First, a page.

- London pubs close at 12 midnight and New York bars are open till the wee hours, which gives you way more options to go out in New York than London. Pretty much. Apparently London bars are allowed to stay open but they don't serve drinks after 12 and after my experience in one of those where we were shooed out and the doors shut soon after 12, I wondered why they were allowed to stay open if they didn't want to anyway. Of course, one has the option to go to other, more expensive (of course) bars, like the one in the Hilton. Which we did. But we were shooed out of there at 2 AM as well. That bar was dead at 1 AM and closed at 2...but apparently it is better on weekends when there is a crowd that stays till 4 AM....or so we were told. Of course I'm not even going to go into the price of drinks in London compared to New York. My advice to heavy-duty drinkers is to either get rich if you aren't already, if you want to go out in London, and if you're not, just buy some bottles and get friends to come home. Your eyes won't pop out of their sockets when you wake up the next morning and look at last night's bill, at the very least!!!!!

- London pisses down rain almost every day of the year. Of course anyone who's lived in London for even 2 days should know this by now. When I say 'piss', I mean piss. It's not heavy, and neither is it a typical drizzle which stops soon enough. It just - well - pisses down continuously. Like some lurking stalker who refuses to stop - ermmm - stalking. No anger, tantrums, nothing. Just complacent pissing down from the skies. It's not even heavy enough to warrant carrying an umbrella, in my opinion, which is all the more irritating!!

- People have less manners in London than New York. It was not uncommon to see people pushing and shoving to get in the tube, EVEN BEFORE PASSENGERS WERE ALLOWED TO DISEMBARK at the station.

- One advantage that the London tube stations have compared to New York's subway stations is that with the exception of the L train in New York, no other station shows the wait time for your next train. In London, as soon as you get there you can look up and see when your next train is and what stop it is going till. This allows you to plan your journey and makes you less inclined to keep peeping out into the tunnel to see when that shining light will come rolling along, as the husband does at New York subway stations every - oh - 30 seconds or so!!!!

- New York's subway system is 24 hours. London's tube stops at 1 AM, and then you have no choice but to be at the mercy of cab drivers who, obviously again, are not completely inexpensive. Enough said. All the more reason why my advice to get friends home should make even more sense now!!!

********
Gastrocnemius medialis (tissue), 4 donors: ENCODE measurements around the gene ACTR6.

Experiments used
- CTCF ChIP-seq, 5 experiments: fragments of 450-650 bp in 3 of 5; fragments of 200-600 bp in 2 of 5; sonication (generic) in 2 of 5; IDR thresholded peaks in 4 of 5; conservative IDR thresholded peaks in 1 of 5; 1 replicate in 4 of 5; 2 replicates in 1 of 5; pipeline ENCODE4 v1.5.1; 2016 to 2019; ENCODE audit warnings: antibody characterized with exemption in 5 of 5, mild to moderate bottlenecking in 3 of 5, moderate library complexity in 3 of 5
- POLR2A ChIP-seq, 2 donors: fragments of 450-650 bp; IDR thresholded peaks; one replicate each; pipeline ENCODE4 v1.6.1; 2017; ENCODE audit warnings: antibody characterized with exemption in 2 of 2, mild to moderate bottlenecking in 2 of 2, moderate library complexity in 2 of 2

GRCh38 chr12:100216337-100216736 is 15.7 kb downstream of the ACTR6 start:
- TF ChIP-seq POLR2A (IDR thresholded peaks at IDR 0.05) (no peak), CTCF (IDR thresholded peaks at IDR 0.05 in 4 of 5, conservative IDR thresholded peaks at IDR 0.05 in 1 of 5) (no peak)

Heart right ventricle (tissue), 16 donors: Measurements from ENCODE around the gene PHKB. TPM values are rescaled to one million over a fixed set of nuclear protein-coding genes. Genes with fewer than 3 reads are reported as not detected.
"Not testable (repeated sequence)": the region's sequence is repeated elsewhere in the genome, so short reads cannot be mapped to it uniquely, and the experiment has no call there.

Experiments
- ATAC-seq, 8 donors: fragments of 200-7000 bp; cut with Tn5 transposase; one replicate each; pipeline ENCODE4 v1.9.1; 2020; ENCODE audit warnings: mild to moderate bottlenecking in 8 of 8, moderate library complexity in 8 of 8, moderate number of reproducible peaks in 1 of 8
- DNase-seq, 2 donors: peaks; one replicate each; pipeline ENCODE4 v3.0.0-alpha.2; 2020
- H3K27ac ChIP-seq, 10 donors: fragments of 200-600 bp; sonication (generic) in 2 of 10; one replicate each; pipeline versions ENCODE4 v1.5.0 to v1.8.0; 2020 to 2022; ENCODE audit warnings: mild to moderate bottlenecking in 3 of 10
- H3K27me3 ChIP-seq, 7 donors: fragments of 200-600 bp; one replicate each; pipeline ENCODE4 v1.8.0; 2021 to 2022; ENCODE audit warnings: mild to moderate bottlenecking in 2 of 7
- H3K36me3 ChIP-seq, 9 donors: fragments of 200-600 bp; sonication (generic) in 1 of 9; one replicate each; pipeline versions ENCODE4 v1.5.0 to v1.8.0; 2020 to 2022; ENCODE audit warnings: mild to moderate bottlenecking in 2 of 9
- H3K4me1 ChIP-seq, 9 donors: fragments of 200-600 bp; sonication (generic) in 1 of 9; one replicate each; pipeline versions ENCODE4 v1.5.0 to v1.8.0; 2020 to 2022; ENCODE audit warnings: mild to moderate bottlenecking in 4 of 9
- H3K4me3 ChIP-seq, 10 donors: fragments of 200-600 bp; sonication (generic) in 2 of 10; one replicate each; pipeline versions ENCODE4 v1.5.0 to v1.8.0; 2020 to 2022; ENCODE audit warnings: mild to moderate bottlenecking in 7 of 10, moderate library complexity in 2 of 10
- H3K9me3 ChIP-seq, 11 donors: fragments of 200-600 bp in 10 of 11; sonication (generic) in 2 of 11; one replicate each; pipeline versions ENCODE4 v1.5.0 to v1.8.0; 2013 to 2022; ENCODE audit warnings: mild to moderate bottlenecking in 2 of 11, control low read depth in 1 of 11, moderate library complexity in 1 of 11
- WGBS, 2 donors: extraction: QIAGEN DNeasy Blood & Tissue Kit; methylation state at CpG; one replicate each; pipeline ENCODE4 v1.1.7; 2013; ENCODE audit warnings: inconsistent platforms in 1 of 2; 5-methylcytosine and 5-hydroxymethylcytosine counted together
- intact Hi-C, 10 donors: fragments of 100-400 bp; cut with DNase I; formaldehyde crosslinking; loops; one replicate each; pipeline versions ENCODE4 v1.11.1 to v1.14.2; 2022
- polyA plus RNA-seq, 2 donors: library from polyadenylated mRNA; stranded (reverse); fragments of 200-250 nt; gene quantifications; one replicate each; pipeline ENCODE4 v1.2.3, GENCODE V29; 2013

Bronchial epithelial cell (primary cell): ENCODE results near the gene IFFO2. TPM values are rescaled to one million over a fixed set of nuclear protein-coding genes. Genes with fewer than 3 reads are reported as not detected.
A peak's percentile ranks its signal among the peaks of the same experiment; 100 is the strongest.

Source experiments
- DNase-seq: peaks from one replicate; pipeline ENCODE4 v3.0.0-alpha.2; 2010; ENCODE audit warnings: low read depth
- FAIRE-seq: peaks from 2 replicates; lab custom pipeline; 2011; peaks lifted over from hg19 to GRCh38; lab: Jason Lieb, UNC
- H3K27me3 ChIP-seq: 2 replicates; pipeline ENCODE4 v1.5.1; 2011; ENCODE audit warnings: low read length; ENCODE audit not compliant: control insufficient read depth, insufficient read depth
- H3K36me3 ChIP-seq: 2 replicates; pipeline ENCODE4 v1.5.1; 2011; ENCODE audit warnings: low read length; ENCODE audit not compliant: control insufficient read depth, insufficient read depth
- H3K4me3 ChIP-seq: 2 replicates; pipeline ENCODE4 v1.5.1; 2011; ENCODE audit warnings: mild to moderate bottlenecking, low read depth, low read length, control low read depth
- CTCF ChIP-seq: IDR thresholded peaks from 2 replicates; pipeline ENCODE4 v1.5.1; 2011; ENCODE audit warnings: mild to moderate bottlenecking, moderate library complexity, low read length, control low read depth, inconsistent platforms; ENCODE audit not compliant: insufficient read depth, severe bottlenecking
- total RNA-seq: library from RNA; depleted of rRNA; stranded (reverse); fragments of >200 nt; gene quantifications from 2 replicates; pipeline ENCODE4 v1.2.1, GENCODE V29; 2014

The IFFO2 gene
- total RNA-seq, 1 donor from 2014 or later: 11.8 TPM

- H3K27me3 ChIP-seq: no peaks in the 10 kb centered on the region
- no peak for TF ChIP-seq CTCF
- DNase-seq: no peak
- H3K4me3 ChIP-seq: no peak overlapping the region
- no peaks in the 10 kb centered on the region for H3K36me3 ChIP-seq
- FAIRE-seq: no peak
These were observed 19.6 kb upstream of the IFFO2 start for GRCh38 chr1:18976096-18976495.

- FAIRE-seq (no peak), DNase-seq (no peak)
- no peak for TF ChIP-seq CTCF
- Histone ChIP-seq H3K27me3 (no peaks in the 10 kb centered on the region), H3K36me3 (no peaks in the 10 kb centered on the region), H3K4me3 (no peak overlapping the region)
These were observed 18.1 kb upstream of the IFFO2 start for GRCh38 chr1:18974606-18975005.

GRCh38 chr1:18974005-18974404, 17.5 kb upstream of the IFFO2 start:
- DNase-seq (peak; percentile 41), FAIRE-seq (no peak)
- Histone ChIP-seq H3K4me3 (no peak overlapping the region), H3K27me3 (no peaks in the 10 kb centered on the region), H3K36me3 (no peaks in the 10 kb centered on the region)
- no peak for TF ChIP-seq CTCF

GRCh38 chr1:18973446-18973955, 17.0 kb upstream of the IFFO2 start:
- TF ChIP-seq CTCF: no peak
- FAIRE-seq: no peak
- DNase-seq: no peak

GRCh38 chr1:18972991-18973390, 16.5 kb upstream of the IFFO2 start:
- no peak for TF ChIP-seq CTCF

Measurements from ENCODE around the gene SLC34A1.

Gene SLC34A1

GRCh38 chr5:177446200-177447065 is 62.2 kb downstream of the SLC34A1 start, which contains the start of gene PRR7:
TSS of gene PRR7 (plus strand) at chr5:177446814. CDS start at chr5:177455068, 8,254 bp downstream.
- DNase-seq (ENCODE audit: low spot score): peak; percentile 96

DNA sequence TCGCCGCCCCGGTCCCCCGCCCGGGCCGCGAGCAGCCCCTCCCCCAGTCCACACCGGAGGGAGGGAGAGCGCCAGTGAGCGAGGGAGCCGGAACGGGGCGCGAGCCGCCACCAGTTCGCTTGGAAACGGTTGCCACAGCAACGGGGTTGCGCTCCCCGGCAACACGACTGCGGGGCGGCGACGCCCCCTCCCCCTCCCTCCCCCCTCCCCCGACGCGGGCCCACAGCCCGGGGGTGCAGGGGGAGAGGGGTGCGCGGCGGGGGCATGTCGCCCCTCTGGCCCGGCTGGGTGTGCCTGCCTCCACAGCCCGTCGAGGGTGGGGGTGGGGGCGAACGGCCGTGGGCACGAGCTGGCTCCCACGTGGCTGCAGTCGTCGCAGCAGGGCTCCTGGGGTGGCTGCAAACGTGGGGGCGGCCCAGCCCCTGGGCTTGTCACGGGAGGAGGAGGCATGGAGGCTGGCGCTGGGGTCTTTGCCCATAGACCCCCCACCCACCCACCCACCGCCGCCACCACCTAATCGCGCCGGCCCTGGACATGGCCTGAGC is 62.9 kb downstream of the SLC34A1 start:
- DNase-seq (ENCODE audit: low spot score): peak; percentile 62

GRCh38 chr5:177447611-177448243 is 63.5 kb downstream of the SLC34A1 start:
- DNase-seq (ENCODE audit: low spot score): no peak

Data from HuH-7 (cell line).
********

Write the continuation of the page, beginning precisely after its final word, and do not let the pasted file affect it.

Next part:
- One of my friends from London who has visited New York, called London's Piccadilly Circus a poor man's version of New York's Times Square. I am inclined to agree, but in clear conscience the first time I saw Piccadilly Circus I was as flabbergasted as I was when I saw Times Square for the first time. I realise now that the scales of the 2 cities are completely different, so saying that Piccadilly Circus is smaller than Times Square is obvious but not necessarily a criticism.

- London is more old-world than New York, silly as it sounds. London has less skyscrapers, more old buildings and therefore....perhaps more charm? I'm still deciding though.

- The British accent is way more appealing than the American. Period.

At the end of the day, London and New York are two of the most multicultural metropolises in the world. There were points where if I looked around, I could have been in either city, because Brits, Americans, Chinese, Indians - they are all pretty much in both cities. And any city is what you make of it with your friends and family, after all.

Sunday, November 18, 2007

Movie dialogues that make me smile

Jerry Maguire: ........I live in a cynical world. Cynical world. I work in a business full of tough competitors .......I love you. You complete me. And I just....

Dorothy: Shut up. Just shut up. You had me at hello. You. had. me. at. hello.

Tom Cruise as Jerry Maguire and Renee Zellweger as Dorothy Boyd, in Jerry Maguire (1996).

Thursday, October 25, 2007

There are days and then there are days

When it comes to deciding which of these is better.....

.....the gorgeously grey days with their miniscule-test-tube-size transparent drops of splattering rain and the wonderfully nostalgic aura they bring